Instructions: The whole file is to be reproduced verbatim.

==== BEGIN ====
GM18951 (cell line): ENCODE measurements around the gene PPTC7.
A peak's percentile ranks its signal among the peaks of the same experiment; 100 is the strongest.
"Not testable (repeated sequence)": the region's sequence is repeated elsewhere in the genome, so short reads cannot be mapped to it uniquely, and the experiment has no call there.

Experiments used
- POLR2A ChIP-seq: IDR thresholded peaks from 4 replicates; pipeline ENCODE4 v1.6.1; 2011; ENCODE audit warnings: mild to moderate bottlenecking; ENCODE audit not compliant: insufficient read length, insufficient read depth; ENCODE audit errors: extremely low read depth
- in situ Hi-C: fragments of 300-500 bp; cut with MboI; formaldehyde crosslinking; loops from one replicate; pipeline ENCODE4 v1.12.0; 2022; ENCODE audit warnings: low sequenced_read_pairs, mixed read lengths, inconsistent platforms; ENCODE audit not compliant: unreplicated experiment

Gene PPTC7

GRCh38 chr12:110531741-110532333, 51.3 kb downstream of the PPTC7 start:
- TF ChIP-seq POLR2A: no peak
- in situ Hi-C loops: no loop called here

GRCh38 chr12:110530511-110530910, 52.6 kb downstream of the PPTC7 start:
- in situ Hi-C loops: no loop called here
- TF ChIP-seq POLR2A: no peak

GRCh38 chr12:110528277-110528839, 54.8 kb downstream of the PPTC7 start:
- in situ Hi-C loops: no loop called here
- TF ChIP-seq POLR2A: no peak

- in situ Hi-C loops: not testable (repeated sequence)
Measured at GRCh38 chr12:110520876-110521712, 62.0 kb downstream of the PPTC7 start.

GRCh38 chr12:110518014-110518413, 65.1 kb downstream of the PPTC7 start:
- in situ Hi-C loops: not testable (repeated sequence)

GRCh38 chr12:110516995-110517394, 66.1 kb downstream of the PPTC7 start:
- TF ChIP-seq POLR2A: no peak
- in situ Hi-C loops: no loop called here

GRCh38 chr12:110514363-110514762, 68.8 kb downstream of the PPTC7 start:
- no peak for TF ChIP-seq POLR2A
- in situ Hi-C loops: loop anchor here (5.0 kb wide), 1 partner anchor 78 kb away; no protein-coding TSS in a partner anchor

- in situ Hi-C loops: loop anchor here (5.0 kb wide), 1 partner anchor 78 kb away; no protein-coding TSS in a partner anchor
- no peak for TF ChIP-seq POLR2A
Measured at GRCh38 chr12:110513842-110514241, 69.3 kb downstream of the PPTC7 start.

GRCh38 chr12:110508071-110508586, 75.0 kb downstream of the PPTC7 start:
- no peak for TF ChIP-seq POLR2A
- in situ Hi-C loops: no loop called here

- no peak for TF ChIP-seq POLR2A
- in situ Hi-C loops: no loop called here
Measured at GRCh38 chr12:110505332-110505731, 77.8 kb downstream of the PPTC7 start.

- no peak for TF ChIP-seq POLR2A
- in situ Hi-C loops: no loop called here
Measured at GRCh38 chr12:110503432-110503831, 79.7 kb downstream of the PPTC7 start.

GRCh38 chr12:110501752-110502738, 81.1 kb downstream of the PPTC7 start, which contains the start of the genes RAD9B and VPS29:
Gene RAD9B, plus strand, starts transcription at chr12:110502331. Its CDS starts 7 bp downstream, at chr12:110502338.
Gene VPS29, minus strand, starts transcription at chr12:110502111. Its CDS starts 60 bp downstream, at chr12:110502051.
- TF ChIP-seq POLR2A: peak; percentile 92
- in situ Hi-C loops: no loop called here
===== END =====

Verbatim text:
GM18951 (cell line): ENCODE measurements around the gene PPTC7.
A peak's percentile ranks its signal among the peaks of the same experiment; 100 is the strongest.
"Not testable (repeated sequence)": the region's sequence is repeated elsewhere in the genome, so short reads cannot be mapped to it uniquely, and the experiment has no call there.

Experiments used
- POLR2A ChIP-seq: IDR thresholded peaks from 4 replicates; pipeline ENCODE4 v1.6.1; 2011; ENCODE audit warnings: mild to moderate bottlenecking; ENCODE audit not compliant: insufficient read length, insufficient read depth; ENCODE audit errors: extremely low read depth
- in situ Hi-C: fragments of 300-500 bp; cut with MboI; formaldehyde crosslinking; loops from one replicate; pipeline ENCODE4 v1.12.0; 2022; ENCODE audit warnings: low sequenced_read_pairs, mixed read lengths, inconsistent platforms; ENCODE audit not compliant: unreplicated experiment

Gene PPTC7

GRCh38 chr12:110531741-110532333, 51.3 kb downstream of the PPTC7 start:
- TF ChIP-seq POLR2A: no peak
- in situ Hi-C loops: no loop called here

GRCh38 chr12:110530511-110530910, 52.6 kb downstream of the PPTC7 start:
- in situ Hi-C loops: no loop called here
- TF ChIP-seq POLR2A: no peak

GRCh38 chr12:110528277-110528839, 54.8 kb downstream of the PPTC7 start:
- in situ Hi-C loops: no loop called here
- TF ChIP-seq POLR2A: no peak

- in situ Hi-C loops: not testable (repeated sequence)
Measured at GRCh38 chr12:110520876-110521712, 62.0 kb downstream of the PPTC7 start.

GRCh38 chr12:110518014-110518413, 65.1 kb downstream of the PPTC7 start:
- in situ Hi-C loops: not testable (repeated sequence)

GRCh38 chr12:110516995-110517394, 66.1 kb downstream of the PPTC7 start:
- TF ChIP-seq POLR2A: no peak
- in situ Hi-C loops: no loop called here

GRCh38 chr12:110514363-110514762, 68.8 kb downstream of the PPTC7 start:
- no peak for TF ChIP-seq POLR2A
- in situ Hi-C loops: loop anchor here (5.0 kb wide), 1 partner anchor 78 kb away; no protein-coding TSS in a partner anchor

- in situ Hi-C loops: loop anchor here (5.0 kb wide), 1 partner anchor 78 kb away; no protein-coding TSS in a partner anchor
- no peak for TF ChIP-seq POLR2A
Measured at GRCh38 chr12:110513842-110514241, 69.3 kb downstream of the PPTC7 start.

GRCh38 chr12:110508071-110508586, 75.0 kb downstream of the PPTC7 start:
- no peak for TF ChIP-seq POLR2A
- in situ Hi-C loops: no loop called here

- no peak for TF ChIP-seq POLR2A
- in situ Hi-C loops: no loop called here
Measured at GRCh38 chr12:110505332-110505731, 77.8 kb downstream of the PPTC7 start.

- no peak for TF ChIP-seq POLR2A
- in situ Hi-C loops: no loop called here
Measured at GRCh38 chr12:110503432-110503831, 79.7 kb downstream of the PPTC7 start.

GRCh38 chr12:110501752-110502738, 81.1 kb downstream of the PPTC7 start, which contains the start of the genes RAD9B and VPS29:
Gene RAD9B, plus strand, starts transcription at chr12:110502331. Its CDS starts 7 bp downstream, at chr12:110502338.
Gene VPS29, minus strand, starts transcription at chr12:110502111. Its CDS starts 60 bp downstream, at chr12:110502051.
- TF ChIP-seq POLR2A: peak; percentile 92
- in situ Hi-C loops: no loop called here